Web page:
Baby Collared Aracari

Giant Cowbird

Cocoa Woodcreeper

White Peacock butterfly

As we continued along the trail by the serpentarium, the sun delighted us with its presence, as well as another special treat. Here we had seen a pair of Gartered Trogons a few days before. They were keen on this spot as it housed a large wasp nest full of yummy grubs. This time it was just the male hanging around, but the lighting was much more favorable to really show off the bold and bright colors of this bird. We could see the shimmering iridescent green back the dark violet sheen of its head. 

Gartered Trogon

Gartered Trogon with what we think was a wasp larva




Not only was this trogon well-behaved and sat still just feet away from us, it put on quite an interesting display. He would leave his mouth agape (displaying his somewhat serrated bill), and move his head slowly 180 degrees while also slightly tilting his head in different directions and eyes wide open. It was so weird and so mesmerizing. He’d also do a little shimmy and make a little cackling sound every so often, too. We spent a good time photographing him and capturing videos of this oh-so-strange but delightful bird and his behavior.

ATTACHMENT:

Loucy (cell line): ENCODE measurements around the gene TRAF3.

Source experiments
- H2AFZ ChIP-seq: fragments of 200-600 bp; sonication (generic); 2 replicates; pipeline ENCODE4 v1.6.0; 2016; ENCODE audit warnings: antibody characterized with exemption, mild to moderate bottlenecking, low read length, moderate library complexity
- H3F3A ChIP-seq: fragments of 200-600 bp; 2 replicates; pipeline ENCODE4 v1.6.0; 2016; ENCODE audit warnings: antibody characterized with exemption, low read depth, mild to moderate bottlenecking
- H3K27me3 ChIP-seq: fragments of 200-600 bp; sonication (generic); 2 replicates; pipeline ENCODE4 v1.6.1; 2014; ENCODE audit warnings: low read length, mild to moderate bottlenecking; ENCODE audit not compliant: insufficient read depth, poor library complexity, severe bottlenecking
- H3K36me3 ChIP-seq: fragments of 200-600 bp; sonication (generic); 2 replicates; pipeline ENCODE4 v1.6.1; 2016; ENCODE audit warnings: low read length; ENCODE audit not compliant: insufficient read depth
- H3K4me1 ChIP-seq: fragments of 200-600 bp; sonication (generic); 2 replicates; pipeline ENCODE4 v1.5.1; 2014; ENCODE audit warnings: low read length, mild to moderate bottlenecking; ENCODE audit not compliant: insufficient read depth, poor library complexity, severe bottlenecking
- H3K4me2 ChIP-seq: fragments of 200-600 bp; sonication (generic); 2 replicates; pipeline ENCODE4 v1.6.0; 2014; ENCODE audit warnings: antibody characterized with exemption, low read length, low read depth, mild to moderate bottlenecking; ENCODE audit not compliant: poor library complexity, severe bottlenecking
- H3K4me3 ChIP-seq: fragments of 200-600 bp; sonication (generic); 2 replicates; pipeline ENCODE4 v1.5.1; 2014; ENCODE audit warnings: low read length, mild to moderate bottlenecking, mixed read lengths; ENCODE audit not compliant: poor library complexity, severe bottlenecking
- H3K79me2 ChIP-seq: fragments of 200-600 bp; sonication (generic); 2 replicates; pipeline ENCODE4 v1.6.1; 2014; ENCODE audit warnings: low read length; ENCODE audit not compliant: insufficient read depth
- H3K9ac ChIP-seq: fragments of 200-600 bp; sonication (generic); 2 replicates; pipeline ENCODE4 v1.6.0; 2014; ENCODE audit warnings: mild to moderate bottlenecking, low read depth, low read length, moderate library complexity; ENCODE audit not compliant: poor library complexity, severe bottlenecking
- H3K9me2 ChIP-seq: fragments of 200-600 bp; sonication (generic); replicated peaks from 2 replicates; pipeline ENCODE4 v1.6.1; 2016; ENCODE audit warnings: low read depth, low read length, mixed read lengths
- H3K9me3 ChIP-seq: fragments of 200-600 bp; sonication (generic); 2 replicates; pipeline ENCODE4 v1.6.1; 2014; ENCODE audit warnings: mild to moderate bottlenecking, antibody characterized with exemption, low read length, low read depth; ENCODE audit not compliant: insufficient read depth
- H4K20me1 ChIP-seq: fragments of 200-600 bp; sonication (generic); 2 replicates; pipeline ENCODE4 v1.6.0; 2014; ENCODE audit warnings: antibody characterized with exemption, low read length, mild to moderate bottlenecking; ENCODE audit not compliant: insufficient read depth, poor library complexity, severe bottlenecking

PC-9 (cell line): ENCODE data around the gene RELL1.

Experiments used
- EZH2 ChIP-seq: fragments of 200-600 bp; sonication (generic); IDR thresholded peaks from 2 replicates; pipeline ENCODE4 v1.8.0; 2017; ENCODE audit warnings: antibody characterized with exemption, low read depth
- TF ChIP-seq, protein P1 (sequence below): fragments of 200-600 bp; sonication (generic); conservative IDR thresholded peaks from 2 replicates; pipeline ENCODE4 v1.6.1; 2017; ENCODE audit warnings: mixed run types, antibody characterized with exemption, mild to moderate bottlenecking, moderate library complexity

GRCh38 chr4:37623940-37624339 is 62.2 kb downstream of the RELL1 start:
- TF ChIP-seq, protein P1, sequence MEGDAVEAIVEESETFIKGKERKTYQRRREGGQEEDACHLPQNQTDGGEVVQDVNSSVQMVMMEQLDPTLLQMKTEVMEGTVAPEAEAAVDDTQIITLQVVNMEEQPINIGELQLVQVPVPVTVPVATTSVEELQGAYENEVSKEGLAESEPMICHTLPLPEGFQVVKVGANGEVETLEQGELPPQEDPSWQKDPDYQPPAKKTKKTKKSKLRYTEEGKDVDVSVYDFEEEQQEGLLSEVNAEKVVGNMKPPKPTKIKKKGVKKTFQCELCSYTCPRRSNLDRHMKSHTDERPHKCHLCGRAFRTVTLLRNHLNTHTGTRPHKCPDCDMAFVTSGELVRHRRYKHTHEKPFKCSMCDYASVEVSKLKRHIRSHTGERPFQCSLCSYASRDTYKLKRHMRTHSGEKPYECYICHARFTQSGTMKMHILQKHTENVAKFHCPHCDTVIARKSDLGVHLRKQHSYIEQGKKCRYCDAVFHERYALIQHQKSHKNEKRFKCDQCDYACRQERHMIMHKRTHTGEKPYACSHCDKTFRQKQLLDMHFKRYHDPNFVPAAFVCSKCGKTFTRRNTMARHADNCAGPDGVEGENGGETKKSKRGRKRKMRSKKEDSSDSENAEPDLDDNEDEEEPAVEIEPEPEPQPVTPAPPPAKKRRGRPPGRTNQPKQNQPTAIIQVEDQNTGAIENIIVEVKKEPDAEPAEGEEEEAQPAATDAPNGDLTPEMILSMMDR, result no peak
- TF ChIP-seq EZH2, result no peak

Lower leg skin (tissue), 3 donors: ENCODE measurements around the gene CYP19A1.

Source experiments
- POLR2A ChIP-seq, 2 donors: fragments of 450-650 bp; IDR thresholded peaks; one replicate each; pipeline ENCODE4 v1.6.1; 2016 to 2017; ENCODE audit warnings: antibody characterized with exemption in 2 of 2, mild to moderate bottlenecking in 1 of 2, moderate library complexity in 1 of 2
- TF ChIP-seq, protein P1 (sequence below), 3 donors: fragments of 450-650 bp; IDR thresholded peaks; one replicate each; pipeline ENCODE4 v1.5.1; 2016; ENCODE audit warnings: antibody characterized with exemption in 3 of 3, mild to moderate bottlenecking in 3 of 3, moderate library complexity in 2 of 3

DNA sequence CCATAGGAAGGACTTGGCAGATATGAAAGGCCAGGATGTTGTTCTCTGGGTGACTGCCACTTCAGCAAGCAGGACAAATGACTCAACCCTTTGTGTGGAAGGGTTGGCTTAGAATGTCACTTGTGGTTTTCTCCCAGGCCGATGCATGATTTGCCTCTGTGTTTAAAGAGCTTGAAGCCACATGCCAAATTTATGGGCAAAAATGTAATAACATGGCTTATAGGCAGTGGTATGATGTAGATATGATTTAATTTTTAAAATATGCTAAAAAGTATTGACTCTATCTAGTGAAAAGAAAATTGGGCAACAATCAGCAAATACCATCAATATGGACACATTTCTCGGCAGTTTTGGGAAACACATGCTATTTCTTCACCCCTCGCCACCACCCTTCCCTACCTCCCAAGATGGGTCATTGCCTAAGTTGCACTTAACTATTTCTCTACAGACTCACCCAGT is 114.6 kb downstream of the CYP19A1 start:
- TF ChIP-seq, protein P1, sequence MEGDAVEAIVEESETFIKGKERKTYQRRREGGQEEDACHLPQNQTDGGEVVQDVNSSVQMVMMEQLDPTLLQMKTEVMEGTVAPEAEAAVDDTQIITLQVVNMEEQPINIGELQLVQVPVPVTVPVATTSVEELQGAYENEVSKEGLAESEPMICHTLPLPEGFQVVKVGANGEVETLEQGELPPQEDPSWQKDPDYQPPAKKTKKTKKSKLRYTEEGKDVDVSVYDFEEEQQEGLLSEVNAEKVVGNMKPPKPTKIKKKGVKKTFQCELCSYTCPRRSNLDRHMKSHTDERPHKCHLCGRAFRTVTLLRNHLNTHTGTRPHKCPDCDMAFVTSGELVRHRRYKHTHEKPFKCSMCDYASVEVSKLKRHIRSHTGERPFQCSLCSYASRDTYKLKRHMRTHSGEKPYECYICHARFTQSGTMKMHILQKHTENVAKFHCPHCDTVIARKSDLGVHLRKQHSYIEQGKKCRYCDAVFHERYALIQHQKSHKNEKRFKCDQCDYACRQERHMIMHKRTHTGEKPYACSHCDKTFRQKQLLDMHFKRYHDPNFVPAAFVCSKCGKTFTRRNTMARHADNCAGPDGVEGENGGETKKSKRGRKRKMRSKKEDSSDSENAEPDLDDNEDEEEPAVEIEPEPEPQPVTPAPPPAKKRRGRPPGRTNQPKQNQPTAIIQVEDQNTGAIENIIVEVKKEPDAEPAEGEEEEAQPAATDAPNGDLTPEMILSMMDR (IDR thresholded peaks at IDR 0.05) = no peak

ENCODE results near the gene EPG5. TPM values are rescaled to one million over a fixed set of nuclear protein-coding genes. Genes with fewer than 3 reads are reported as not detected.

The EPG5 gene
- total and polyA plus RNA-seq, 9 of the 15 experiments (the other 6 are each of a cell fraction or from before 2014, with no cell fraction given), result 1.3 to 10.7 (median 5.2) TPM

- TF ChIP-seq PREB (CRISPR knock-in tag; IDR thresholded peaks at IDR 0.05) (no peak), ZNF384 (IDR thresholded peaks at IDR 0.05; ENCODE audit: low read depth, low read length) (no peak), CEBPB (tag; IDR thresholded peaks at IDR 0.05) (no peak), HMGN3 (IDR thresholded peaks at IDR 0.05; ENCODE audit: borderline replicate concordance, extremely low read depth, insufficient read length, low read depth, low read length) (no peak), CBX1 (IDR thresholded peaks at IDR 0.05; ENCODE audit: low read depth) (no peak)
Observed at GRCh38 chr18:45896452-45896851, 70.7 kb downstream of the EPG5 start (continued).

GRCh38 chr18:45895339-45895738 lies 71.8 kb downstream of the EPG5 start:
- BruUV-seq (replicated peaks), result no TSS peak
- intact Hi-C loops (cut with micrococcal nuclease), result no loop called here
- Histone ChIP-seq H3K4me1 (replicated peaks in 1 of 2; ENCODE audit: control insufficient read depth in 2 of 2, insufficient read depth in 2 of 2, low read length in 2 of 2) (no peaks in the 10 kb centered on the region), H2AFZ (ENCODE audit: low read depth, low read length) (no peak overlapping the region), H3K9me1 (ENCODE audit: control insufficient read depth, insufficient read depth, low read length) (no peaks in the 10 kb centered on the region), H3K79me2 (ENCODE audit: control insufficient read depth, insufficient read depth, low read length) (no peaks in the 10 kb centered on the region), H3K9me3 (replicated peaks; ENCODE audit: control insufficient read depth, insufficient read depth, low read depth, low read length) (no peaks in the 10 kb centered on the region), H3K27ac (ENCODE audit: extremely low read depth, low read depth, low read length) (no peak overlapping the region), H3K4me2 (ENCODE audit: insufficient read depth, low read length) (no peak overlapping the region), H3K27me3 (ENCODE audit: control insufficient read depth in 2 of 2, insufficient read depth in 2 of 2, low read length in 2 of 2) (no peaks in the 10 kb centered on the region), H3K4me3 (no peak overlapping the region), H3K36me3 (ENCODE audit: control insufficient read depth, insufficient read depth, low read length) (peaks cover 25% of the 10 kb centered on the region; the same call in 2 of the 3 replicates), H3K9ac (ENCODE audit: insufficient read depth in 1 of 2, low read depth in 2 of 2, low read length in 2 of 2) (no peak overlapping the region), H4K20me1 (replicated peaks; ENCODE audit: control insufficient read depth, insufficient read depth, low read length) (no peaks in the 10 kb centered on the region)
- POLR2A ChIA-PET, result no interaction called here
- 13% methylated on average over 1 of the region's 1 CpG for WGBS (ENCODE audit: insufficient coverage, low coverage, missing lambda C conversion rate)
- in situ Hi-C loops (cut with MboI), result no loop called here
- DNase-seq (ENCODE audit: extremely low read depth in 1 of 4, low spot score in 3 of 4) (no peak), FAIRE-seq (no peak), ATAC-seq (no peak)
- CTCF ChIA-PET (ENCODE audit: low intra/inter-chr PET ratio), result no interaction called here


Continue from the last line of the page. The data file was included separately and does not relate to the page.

We ended our day in one of our favorite spots – the tower that overlooked the valley of the rain forest. Here we got to see 200 magnificent White-collared Swifts swoop in front of the verdant hills in the dusky sky. These large swifts were a joy to watch sweeping across the sky with their long, slender wings. It was a brilliant way to end such a fabulous day.


White-collared Swift

White-Collared Swift

White-collared Swift swooping by at dusk